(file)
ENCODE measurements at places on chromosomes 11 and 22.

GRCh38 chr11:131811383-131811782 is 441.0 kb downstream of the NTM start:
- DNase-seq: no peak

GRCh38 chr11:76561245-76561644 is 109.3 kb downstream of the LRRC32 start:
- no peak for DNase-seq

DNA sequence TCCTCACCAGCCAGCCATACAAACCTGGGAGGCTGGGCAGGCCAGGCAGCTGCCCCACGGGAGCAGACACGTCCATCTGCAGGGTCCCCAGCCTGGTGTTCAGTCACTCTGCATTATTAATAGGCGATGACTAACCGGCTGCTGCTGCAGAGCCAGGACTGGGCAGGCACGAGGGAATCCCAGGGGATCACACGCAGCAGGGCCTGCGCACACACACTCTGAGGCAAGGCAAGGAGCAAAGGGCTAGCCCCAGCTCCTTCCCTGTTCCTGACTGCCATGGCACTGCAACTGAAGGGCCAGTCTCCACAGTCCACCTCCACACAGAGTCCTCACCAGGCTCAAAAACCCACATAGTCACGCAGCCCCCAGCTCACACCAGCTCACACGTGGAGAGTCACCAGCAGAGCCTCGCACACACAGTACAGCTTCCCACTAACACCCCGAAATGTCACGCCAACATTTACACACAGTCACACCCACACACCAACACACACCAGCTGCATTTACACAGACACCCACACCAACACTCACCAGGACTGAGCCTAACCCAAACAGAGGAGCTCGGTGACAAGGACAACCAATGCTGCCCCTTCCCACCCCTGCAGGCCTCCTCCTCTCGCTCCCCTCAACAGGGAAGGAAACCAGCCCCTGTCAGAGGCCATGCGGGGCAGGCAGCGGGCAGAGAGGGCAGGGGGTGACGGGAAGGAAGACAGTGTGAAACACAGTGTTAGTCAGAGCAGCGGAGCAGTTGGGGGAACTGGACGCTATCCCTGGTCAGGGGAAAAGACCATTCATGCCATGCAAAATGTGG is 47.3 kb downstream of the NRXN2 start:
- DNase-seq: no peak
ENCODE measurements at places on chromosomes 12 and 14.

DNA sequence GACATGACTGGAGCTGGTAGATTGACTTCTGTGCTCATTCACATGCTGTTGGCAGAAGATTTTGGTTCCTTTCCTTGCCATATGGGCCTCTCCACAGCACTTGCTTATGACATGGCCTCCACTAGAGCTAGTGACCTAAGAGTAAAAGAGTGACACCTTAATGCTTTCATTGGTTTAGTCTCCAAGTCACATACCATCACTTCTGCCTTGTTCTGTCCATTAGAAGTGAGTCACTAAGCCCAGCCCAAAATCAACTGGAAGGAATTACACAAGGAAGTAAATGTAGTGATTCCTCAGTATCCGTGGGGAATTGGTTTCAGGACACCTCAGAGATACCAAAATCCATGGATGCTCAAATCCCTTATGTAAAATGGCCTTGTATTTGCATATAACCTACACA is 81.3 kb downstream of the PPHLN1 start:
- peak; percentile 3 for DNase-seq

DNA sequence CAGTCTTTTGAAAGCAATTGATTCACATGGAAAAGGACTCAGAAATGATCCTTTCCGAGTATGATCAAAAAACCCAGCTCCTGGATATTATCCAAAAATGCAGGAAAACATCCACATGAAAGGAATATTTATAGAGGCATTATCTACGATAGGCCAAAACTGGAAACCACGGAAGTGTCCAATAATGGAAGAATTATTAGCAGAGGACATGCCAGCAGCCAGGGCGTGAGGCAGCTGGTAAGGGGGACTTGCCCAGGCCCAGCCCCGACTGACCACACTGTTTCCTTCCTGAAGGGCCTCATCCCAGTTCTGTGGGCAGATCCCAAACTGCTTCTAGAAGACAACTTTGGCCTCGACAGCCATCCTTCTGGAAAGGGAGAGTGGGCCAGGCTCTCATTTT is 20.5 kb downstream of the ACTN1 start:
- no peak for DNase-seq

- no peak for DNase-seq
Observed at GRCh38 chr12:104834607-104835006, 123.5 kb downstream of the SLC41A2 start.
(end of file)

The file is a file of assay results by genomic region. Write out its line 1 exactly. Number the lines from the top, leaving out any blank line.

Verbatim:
ENCODE measurements at places on chromosomes 11 and 22.